Off Trail Permits
Welcome to the City of Boulder Habitat Conservation Area Off-Trail Permit Program
The Lower Boulder Creek Habitat Conservation Area (HCA) remains closed to off-trail travel after the September 2013 flooding. Off-Trail permits are available for the Western Mountain Parks, Eldorado Mountain and Southern Grasslands HCAs.
Be Advised: You are responsible for knowing and complying with all trail and area closures. Please view the current wildlife closures map to see if the off-trail area you are interested in visiting is closed for wildlife protection.
What is the Off-Trail Permit Program?
The Off-Trail Permit Program allows visitors to obtain a free permit to travel off of designated trails in Habitat Conservation Areas (HCAs). This program was adopted as part of the 2005 Visitor Master Plan to protect high quality habitat areas where trail density is low.
The Off-Trail Permit Program began in 2007 with the Western Mountain Parks, Lower Boulder Creek and Southern Grasslands HCAs. In 2009, the Eldorado Mountain HCA was added to the off-trail permit program. As Open Space and Mountain Parks continues to implement HCA regulations, additional HCAs will require off-trail permits for off-trail travel. The Off-Trail Permit Program will be phased-in by HCA as other parallel processes are completed such as: Trail Study Area (TSA) completion, trail construction or designation and other agreements.
Do I need an off-trail permit?
You need to have an off-trail permit with you if you hike off of a designated trail in an HCA. You can travel on designated trails in HCAs without a permit.
You may also access some climbs without an off-trail permit. Maps and a list of climbs that require a permit are listed under Climbing Access Maps and Routes.
Closures may affect when off-trail permits for specific areas will be available. You are not allowed to bring dogs off-trail with an off-trail permit. Bicycling is only allowed on certain designated trails.
Registering for an off-trail permit is quick and easy!
- Read and agree to the rules and travel guidelines.
- Review the HCA map and select the HCA you would like to visit.
- Select the sub-area(s) you would like to visit and submit your activity and trip detail information.
- Verify your trip details.
- Enter additional registration information.
- Print your permit or save the PDF and carry it with you on the day of your off-trail activity.
Frequently Asked Questions (FAQs)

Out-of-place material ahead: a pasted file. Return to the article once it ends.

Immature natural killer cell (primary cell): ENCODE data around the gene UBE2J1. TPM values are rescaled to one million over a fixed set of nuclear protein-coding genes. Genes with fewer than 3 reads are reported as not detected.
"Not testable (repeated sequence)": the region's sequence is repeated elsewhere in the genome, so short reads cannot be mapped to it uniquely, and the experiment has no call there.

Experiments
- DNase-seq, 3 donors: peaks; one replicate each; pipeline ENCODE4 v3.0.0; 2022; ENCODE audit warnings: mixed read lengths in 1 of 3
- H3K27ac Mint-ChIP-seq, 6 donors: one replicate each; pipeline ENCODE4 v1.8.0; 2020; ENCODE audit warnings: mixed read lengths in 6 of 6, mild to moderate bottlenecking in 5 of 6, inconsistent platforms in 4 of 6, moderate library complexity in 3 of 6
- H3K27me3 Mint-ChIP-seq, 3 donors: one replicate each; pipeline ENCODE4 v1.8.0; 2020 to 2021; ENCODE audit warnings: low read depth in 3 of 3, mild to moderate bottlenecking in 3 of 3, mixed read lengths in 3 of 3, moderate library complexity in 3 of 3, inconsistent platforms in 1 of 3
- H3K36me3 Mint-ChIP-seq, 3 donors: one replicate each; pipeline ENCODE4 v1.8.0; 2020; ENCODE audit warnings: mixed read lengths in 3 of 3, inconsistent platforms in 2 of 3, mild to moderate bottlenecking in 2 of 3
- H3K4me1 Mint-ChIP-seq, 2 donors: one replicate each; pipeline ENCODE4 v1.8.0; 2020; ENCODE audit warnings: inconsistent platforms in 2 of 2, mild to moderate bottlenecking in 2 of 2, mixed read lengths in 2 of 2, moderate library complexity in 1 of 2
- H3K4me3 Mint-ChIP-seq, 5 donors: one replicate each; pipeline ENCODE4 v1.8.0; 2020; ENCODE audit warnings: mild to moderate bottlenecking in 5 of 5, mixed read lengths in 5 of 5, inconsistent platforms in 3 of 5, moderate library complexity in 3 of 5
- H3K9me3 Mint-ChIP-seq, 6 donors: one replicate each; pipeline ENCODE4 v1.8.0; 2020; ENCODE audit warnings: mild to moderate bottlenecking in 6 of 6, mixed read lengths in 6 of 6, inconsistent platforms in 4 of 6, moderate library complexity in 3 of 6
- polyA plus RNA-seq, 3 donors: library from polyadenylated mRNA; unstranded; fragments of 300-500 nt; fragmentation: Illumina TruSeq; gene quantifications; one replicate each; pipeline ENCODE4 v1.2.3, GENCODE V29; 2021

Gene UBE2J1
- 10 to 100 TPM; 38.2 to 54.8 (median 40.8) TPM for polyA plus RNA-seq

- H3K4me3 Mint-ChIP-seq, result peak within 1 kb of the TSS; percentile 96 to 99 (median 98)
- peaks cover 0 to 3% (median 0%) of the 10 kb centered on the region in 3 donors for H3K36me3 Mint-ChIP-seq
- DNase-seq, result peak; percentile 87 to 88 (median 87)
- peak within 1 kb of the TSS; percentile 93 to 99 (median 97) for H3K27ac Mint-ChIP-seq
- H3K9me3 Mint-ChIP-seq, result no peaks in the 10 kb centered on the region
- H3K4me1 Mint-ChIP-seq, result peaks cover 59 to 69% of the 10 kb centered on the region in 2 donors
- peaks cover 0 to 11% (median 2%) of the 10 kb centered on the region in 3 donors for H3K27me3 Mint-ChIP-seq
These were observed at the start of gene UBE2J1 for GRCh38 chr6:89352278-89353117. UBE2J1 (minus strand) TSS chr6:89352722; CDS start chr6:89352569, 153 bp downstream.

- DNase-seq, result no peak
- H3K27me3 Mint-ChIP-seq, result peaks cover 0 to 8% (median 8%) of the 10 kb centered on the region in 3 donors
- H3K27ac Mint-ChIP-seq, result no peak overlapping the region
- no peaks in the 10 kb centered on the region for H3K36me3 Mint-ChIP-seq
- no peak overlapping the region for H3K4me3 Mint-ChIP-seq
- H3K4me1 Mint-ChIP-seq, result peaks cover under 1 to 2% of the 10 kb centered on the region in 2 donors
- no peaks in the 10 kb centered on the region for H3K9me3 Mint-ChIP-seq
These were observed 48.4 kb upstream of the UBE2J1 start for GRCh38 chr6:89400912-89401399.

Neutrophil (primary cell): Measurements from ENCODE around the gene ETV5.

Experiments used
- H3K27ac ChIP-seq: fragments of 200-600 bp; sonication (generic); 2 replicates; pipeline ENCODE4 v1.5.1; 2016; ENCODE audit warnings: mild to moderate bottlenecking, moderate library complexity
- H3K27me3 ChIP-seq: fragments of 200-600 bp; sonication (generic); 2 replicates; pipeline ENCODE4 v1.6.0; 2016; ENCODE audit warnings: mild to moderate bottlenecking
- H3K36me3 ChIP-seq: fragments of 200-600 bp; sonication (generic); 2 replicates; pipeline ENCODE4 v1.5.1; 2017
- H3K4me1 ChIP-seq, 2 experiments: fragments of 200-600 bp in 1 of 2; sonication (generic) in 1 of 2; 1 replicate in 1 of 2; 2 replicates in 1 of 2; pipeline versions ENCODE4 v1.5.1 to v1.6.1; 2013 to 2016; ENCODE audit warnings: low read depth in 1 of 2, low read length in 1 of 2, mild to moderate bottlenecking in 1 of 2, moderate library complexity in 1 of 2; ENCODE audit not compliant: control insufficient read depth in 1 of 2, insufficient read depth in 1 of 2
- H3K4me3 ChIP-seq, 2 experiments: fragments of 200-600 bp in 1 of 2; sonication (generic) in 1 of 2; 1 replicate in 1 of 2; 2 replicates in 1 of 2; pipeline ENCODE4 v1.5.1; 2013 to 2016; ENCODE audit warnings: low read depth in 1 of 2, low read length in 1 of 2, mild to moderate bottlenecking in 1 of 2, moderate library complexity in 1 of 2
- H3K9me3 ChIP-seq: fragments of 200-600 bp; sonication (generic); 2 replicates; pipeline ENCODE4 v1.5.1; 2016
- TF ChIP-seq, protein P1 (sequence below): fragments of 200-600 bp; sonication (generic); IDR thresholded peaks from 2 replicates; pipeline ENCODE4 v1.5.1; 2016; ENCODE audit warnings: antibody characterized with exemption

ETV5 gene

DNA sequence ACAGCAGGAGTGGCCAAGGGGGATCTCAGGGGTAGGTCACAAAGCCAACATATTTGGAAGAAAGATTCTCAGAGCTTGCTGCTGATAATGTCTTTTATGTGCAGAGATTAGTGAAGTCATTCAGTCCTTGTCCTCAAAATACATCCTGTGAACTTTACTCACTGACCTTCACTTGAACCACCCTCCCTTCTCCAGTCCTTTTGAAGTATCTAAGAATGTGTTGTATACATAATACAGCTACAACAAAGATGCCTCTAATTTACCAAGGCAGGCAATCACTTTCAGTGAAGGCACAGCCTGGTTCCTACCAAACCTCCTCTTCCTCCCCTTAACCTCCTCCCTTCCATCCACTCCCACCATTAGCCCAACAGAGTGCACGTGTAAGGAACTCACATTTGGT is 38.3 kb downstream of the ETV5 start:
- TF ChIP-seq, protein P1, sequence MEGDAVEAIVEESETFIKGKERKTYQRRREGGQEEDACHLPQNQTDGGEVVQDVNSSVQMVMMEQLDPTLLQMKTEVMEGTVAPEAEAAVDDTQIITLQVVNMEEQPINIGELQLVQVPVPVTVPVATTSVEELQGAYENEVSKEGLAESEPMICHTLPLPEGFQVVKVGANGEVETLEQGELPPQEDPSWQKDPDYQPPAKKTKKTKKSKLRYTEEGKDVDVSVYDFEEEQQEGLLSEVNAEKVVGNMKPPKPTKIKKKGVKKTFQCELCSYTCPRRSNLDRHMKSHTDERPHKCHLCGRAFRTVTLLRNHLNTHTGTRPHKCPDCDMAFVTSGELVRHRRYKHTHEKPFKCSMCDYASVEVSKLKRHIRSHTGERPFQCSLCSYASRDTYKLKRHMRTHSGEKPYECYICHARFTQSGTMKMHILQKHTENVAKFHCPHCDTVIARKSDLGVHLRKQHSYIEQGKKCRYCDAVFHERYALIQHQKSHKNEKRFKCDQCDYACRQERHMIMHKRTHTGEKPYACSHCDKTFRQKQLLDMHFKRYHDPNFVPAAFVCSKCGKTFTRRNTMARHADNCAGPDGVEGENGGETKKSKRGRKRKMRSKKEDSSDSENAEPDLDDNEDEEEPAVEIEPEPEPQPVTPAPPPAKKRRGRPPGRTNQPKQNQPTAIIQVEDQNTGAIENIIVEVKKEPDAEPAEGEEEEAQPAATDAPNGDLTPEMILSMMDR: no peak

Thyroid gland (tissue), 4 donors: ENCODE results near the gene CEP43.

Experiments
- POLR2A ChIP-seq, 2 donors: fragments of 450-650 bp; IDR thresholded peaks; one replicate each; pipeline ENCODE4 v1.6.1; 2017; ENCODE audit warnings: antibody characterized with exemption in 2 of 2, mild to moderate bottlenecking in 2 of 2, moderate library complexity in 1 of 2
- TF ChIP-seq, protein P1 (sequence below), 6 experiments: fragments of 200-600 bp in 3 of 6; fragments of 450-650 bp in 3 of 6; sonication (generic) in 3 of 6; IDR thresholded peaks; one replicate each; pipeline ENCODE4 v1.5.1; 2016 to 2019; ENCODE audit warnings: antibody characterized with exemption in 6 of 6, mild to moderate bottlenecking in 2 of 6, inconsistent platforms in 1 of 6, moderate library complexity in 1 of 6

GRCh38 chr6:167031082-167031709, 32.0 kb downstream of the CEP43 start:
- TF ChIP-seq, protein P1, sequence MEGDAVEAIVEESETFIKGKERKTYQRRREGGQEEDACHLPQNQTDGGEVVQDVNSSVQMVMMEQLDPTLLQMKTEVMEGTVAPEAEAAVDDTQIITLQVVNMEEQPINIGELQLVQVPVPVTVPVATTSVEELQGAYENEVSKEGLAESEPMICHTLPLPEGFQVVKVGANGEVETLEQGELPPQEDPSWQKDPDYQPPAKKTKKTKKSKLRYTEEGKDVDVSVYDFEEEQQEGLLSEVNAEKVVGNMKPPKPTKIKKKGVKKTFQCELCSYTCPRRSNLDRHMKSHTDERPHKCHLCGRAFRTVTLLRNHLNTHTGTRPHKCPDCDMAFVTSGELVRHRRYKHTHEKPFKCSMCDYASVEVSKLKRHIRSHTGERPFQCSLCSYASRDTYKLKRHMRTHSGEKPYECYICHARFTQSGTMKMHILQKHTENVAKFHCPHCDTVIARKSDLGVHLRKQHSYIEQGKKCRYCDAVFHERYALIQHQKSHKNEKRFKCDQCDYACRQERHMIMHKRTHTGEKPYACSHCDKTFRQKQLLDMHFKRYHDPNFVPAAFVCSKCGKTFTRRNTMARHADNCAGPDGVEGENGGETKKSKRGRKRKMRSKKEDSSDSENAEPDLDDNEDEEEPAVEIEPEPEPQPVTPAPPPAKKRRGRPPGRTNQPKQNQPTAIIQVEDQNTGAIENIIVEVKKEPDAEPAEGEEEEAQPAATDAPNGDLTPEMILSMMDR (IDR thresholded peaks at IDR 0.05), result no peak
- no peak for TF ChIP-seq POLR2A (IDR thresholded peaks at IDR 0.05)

Habitat Conservation Areas (HCAs) are large areas of habitat and naturally functioning ecosystems with few trails. The management goal for HCAs is to help minimize impacts to these sensitive areas while maintaining a quality visitor experience. The off-trail permit program helps to manage access and promote low-impact activities in HCAs.
Yes, if you would like to travel off designated trails in HCAs you will need to obtain a permit to do so. A permit is not required for activities that remain on designated trails.
Activities occurring off a designated trail in a HCA require an off-trail permit. A visitor is considered "off-trail" if he or she travels off an OSMP-designated trail or designated climbing access. Unavoidable and incidental activities (for example, answering nature's call, yielding to a horse, avoiding a hazard on the trail, resting or eating "beside" the trail) are generally not considered "off-trail."
Going off-trail for lunch, to find a quiet spot, or to reach an overlook is considered off-trail. Activities that require an off-trail permit include climbing, hiking, photography, running and bird watching. Rangers will determine the need for a permit based on the specific intent and circumstance of a visitor being off-trail.
It will take about 10 minutes to apply online and print your permit.
Nothing. There is no charge for off-trail permits.
It is valid for one day - the day specified on the permit.
OSMP retains the ability to limit access to popular HCAs.
No, you will need to apply for a new permit for each day you plan to travel off-trail in an HCA.
If your planned trip has not occurred, apply for a new permit and call OSMP at 303-441-3440 or email [email protected] to delete your existing permit. If your visit has occurred, call OSMP to correct your information.
HCAs are ecologically sensitive areas and off-trail dogs may disturb the ecosystem.
Preserving agricultural land and uses is part of OSMP's charter. Some HCAs allow limited grazing or other agricultural activities as a traditional use of a property that is part of a larger HCA.